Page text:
“i’M a wRitEr, aCtuaLly!”

From a By the Book interview with Scottish crime writer Denise Mina in the New York Times Book Review:

You’re organizing a literary dinner party. Which three writers, dead or alive, do you invite?

Three Patricia Highsmiths and a fire extinguisher.

The older I get the less I enjoy dinner parties. It’s a stiff kind of theater, the gathering, the exclamations of delight over the food, the relentless self-presentation: “i’M a wRitEr, aCtuaLly!” In fairness, I have been to a lot of them and may have blown out my taste buds with cigarettes. It feels like I’m eating dust for three hours while wearing tight pants.

In Andrew Wilson’s wonderful biography of Highsmith there’s a story about her girlfriend trying to introduce a socially isolated Highsmith to a group of interesting new friends over a dinner. During a conversational lull Highsmith stood up, leaned forward to a candle and set fire to her own hair to get out of it….

What makes for a good mystery?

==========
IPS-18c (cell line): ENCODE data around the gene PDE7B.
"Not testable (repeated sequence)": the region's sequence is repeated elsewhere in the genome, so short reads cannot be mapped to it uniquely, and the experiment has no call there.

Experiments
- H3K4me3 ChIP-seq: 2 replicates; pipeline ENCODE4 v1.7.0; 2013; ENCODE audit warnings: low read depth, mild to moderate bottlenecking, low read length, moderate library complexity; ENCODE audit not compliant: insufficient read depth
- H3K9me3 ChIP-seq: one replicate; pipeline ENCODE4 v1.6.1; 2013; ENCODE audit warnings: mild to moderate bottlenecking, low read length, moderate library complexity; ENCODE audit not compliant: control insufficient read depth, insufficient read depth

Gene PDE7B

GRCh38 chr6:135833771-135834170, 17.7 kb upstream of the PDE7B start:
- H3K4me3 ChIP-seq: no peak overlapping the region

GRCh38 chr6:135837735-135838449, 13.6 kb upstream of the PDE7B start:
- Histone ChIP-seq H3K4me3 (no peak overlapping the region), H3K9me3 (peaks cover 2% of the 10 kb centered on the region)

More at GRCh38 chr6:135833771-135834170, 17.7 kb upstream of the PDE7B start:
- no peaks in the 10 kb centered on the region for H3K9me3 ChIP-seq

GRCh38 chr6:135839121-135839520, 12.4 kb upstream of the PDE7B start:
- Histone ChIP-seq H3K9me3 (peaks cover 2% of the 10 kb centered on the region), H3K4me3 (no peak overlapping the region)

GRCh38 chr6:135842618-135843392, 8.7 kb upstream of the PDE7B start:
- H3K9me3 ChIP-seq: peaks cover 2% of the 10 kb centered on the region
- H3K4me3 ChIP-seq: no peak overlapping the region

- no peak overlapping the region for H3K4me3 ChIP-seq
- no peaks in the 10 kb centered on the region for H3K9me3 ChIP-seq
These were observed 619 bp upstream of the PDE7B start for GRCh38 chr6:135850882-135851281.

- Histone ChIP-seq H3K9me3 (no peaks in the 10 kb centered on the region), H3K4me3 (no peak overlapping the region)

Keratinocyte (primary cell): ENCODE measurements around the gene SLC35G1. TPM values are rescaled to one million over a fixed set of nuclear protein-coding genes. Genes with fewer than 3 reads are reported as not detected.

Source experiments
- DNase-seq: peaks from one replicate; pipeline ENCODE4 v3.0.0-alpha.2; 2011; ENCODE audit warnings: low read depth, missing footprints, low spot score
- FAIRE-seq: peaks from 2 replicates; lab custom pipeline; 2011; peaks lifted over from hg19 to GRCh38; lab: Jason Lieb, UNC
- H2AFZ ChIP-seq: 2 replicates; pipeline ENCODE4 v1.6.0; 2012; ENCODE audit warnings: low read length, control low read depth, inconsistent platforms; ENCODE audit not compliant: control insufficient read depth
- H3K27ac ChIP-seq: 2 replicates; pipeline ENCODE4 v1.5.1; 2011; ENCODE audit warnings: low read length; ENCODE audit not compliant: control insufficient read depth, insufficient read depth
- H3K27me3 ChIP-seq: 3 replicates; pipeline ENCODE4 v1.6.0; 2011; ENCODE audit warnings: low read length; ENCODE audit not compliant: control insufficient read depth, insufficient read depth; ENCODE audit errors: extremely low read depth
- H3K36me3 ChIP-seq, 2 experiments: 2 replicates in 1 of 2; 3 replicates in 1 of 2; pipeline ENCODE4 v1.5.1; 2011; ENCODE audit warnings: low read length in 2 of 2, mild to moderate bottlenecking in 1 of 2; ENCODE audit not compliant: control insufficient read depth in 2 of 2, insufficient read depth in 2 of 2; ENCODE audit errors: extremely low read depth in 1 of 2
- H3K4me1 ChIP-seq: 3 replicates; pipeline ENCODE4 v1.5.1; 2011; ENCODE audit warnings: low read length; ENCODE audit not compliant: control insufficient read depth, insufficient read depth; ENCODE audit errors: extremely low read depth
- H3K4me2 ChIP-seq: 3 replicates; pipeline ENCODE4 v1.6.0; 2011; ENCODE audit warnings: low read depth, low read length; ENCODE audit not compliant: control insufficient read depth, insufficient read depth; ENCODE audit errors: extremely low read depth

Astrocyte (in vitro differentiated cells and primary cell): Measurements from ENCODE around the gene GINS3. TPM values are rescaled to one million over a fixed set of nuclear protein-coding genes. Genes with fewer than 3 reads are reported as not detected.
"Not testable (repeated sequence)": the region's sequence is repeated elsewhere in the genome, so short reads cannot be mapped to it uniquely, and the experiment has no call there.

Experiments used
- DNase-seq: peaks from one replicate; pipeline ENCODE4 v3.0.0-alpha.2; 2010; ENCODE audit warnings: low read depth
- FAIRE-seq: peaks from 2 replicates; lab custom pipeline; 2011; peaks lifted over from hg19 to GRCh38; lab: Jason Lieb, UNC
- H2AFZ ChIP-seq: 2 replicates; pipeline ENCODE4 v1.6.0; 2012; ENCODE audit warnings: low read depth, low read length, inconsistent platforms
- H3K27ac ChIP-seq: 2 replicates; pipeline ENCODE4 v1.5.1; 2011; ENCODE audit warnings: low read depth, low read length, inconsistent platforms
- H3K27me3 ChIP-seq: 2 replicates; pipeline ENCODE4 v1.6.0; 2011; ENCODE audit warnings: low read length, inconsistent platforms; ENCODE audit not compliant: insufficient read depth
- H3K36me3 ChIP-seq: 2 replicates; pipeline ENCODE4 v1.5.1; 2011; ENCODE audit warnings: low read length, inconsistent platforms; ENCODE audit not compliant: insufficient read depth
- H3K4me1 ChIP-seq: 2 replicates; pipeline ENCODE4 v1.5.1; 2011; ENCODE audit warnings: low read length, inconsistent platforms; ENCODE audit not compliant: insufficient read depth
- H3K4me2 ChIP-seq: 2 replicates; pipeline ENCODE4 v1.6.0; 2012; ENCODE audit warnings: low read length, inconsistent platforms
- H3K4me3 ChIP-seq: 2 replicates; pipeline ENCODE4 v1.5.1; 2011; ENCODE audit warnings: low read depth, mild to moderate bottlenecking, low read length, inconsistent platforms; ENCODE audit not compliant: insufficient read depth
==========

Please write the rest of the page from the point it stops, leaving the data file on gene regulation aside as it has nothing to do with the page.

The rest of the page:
Graham Greene said the writer has to be aware of the question in the reader’s mind, the pending question. The best mysteries play with that, answering, deflecting, teasing, taking the reader off on a tangent that ends up answering the question and posing another, bigger one. If it starts on the first page and does this, it makes for an incredibly satisfying read. A lot of books don’t start on the first page and I find that annoying. In my own writing I’ve culled killer pages because they weren’t the start of the story, and I’m jealous of writers who don’t.

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